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‘Cattle were running with their hides on fire’

Vernice Wearmouth on keeping a farm in the family for 130 years


 

Vernice Wearmouth

For most of her life, Vernice Wearmouth was the matriarch of WineGlass Ranch, an idyllic 130-year-old homestead nestled into the curve of a creek that slithers south from Cochrane, Alta. She recalls her 96 years through the dramatis personae that filled them.

Her parents: Vernice’s grandparents founded the ranch in 1885 and later passed it down to her parents. Her dad didn’t think women should be involved with the farm’s outdoor activities, so Vernice, an only child, was relegated to the home, where she’d play piano and help her mother. “My mom used to put newspaper in the [hired boys’] sandwiches and nuts and bolts in the pie,” she recalls. “She always played tricks on them.”

The animals: The ranch was home to cows, pigs, chickens, turkeys, ducks, dogs, cats and more. If they could talk, they’d recall the fire of 1936. “Cattle were running with their hides on fire,” Vernice says. “Pigs had cracks in their backs from the heat and the grease.”

Chief Walking Buffalo: The late Nakoda chief, also known as George McLean, was Vernice’s grandfather “by wish, not by blood.” He paid the family frequent visits, chanted and danced for Vernice’s father when he died in 1963 and blessed the children by placing his hand on their heads—much to the horror of a hired housekeeper from England. She hid underneath her bed, she recalls. “She thought he was going to scalp them.”

Her husband: Vernice met Hugh at a country dance in Cochrane. To get there, “we’d have to go on a buggy or a sleigh. We had a wool blanket and a foot warmer that my mom would heat in the oven.” The two married in 1941, around the time he was stationed in Red Deer with the reserve army. After the war, he, like Vernice, spent his life working the ranch.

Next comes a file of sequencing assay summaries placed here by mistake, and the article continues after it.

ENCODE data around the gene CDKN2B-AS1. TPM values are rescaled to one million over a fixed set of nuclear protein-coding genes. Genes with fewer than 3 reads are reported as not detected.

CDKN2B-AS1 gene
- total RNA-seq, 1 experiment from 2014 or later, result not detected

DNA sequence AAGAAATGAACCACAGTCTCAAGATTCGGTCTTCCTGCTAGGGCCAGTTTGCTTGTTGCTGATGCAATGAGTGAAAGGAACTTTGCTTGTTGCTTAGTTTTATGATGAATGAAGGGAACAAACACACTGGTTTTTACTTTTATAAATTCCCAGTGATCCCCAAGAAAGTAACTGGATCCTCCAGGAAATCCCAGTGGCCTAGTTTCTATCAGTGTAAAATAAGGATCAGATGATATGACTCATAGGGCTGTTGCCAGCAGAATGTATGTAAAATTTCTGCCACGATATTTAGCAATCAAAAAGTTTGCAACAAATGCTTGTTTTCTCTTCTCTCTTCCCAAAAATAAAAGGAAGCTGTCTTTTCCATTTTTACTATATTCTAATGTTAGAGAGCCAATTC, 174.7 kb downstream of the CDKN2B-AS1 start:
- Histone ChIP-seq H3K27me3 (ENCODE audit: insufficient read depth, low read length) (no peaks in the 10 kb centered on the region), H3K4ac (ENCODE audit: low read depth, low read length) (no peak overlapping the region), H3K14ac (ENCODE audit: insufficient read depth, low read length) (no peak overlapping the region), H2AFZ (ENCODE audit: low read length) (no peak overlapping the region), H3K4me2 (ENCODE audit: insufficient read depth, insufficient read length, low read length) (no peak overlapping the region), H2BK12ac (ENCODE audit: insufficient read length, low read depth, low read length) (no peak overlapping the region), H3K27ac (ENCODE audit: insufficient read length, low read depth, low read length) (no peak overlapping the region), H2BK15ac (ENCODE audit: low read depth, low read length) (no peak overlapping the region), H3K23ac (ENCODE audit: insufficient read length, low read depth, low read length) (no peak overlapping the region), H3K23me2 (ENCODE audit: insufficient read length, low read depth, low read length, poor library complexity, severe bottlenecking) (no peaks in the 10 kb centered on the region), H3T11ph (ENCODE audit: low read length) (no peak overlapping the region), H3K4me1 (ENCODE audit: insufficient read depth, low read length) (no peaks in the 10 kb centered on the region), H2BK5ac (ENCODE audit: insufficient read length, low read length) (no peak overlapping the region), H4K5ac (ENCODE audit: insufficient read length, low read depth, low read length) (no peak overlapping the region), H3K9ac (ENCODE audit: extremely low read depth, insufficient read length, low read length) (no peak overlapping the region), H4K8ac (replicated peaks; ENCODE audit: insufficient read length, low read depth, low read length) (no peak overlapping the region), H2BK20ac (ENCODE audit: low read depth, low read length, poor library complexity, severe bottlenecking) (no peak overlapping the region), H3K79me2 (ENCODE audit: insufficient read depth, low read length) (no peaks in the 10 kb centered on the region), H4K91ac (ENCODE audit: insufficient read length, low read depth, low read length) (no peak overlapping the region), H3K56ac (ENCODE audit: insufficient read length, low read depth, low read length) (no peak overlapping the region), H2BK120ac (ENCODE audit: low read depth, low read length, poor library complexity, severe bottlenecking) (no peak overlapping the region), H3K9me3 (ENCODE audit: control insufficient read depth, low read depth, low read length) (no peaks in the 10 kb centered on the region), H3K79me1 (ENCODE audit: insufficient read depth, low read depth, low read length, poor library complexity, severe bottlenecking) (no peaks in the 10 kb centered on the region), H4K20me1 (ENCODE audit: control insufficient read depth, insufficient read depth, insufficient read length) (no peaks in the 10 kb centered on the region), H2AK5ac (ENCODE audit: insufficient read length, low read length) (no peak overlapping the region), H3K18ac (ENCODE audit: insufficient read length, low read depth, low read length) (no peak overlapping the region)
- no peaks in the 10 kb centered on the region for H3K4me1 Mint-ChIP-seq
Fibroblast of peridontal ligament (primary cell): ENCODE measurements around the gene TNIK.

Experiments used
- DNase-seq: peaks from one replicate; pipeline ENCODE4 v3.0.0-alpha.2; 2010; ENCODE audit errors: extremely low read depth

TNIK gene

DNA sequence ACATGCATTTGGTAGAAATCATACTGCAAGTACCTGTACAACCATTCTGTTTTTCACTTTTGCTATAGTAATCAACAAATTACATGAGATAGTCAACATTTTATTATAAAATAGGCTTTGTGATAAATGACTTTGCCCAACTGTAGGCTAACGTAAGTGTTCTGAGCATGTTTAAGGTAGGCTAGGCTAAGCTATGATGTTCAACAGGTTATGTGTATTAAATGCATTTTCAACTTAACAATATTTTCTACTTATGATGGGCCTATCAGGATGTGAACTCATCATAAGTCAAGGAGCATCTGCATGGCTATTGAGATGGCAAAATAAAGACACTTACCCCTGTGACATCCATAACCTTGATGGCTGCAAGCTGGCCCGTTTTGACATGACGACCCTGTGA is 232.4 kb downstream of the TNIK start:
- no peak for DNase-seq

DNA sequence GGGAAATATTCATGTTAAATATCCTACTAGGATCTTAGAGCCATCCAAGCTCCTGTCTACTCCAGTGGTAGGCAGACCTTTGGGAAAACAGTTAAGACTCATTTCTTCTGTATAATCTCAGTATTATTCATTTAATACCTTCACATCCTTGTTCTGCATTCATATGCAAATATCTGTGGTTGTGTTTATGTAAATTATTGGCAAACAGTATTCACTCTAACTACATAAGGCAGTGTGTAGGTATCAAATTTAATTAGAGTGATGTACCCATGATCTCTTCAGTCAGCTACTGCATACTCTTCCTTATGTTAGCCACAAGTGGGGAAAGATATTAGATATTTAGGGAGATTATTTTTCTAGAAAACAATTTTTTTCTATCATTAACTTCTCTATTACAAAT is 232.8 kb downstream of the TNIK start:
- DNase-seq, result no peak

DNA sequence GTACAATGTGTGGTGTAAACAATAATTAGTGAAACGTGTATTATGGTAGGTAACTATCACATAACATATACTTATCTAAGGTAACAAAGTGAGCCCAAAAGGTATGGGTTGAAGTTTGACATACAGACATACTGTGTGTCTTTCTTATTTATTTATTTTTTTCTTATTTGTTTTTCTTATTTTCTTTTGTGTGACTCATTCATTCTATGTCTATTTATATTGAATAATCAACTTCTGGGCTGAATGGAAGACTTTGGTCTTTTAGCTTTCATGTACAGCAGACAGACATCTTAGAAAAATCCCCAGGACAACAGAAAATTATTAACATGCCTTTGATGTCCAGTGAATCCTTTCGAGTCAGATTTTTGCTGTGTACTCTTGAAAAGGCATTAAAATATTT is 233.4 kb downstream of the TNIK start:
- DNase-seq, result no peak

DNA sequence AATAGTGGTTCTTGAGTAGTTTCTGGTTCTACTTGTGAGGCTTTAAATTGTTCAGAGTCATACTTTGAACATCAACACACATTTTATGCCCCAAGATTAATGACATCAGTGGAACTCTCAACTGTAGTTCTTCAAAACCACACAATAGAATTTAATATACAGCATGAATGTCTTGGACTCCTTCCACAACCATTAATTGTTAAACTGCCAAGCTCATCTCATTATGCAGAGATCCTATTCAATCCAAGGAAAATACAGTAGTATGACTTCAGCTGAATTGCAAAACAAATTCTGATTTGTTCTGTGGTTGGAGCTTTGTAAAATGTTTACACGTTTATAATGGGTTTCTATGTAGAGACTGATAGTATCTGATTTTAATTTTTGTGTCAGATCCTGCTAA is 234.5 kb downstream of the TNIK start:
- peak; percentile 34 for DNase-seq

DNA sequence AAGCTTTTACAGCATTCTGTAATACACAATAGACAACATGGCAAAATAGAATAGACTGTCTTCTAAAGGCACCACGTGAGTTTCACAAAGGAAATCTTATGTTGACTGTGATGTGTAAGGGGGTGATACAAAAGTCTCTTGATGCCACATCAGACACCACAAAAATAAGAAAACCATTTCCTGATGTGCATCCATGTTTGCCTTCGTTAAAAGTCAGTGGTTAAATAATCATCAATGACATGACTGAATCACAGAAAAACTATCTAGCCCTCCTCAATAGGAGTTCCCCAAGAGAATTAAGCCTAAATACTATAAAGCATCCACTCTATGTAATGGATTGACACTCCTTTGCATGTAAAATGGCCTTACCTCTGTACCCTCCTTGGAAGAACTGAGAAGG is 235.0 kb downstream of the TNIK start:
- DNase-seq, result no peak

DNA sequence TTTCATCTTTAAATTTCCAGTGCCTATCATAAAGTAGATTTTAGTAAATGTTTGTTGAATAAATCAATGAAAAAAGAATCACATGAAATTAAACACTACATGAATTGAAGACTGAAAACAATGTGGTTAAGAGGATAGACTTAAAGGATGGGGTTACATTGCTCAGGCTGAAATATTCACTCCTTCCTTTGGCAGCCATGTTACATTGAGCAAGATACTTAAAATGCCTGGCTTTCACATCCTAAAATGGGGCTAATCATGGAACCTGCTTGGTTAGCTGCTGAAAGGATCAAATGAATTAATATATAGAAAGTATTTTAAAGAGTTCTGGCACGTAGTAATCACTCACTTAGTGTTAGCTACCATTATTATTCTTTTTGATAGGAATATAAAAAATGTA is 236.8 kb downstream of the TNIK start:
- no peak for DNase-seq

The hired hands: Once Vernice took over the ranch, she hired teenaged boys in the summer to help. “They’d phone up every spring and ask if they could come back,” she says. “They were wonderful boys.” With some exceptions: one boy refused to take a bath, so the others “got permission from my husband and my dad to throw him in the creek. The next morning, he was gone.” Another wouldn’t pitch in after supper, so they “chained him to the table until he dried the dishes.”

Her guests: Under Vernice’s watch, the ranch was a source of refuge to anyone who stopped by (and sometimes those who didn’t, given she donated 200 handmade quilts to various charities). On their way to Cochrane, neighbours and friends would visit for cookies, tea and music: “The piano was my life for years.”

Her children: Between the hired help and Vernice’s three children, “there would be 10 or 11 of us sitting at every meal,” she recalls. She made all her children’s food and clothing. Edith, her youngest daughter, took over and managed the ranch until 2010; her oldest son now runs the land. Vernice, meanwhile, left WineGlass after Hugh died in 2005. Looking back, she says, “it was a lot of hard work, but it was a good life.” — Luc Rinaldi

(Portrait by Todd Korol)

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